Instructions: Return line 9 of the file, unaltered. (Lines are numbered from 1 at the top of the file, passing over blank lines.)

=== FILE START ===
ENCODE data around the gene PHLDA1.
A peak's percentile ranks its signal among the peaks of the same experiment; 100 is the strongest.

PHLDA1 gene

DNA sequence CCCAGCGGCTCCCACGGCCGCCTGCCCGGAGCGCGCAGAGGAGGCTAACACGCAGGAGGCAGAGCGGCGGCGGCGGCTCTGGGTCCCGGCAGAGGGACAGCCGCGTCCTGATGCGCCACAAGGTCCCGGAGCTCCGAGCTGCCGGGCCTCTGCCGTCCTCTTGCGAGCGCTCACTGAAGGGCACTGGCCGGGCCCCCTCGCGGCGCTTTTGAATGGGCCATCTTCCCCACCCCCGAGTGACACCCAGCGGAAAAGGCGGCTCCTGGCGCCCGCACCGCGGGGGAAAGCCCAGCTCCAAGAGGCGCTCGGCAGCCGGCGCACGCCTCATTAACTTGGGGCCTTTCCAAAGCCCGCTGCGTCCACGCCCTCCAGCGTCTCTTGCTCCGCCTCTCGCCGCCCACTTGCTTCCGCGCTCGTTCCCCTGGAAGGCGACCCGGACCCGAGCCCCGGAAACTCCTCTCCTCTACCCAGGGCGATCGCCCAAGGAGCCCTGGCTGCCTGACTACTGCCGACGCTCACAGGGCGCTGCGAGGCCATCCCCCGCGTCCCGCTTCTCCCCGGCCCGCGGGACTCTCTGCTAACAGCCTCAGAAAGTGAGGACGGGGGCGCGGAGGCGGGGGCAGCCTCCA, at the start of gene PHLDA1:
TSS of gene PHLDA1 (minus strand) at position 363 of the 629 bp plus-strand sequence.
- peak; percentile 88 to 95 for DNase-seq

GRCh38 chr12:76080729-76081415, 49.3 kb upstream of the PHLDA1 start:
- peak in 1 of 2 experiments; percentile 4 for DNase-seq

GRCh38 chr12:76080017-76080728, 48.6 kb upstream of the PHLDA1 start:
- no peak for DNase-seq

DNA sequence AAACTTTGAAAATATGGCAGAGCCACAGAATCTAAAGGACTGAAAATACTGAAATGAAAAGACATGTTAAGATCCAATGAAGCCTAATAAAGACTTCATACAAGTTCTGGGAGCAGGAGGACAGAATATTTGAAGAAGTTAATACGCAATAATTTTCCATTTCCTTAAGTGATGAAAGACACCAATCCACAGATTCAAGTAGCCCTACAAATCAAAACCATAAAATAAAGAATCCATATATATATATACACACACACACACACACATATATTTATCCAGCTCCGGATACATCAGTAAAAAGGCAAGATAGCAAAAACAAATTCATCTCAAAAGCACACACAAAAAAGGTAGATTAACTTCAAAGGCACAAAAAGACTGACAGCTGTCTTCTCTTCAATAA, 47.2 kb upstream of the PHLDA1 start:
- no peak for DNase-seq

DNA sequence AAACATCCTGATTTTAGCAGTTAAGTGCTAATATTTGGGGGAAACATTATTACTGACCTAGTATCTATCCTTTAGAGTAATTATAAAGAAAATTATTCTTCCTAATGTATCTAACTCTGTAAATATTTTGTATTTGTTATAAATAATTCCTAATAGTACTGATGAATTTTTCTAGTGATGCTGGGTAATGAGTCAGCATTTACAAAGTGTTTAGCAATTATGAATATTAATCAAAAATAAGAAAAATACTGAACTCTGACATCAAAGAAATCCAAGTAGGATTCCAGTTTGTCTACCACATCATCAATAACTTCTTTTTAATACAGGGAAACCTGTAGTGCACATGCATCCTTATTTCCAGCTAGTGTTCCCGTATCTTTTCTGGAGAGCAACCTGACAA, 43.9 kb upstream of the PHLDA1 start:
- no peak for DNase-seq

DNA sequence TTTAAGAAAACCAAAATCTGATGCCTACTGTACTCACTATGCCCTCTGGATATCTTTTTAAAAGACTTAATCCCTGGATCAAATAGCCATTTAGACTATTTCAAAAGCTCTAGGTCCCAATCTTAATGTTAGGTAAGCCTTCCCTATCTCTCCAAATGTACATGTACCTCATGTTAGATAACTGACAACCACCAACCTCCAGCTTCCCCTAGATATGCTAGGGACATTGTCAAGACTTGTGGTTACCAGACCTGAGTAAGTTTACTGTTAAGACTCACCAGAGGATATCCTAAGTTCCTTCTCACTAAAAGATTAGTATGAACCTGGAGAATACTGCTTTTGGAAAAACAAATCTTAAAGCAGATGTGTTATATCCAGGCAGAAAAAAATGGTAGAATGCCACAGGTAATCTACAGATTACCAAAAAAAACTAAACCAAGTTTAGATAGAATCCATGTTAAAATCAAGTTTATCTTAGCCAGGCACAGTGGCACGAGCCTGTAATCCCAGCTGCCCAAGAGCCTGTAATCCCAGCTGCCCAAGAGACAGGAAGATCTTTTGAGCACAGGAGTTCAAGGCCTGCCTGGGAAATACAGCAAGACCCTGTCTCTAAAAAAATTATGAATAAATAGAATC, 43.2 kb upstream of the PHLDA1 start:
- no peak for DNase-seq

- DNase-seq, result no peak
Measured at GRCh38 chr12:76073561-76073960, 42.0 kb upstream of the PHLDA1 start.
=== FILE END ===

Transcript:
GRCh38 chr12:76080017-76080728, 48.6 kb upstream of the PHLDA1 start: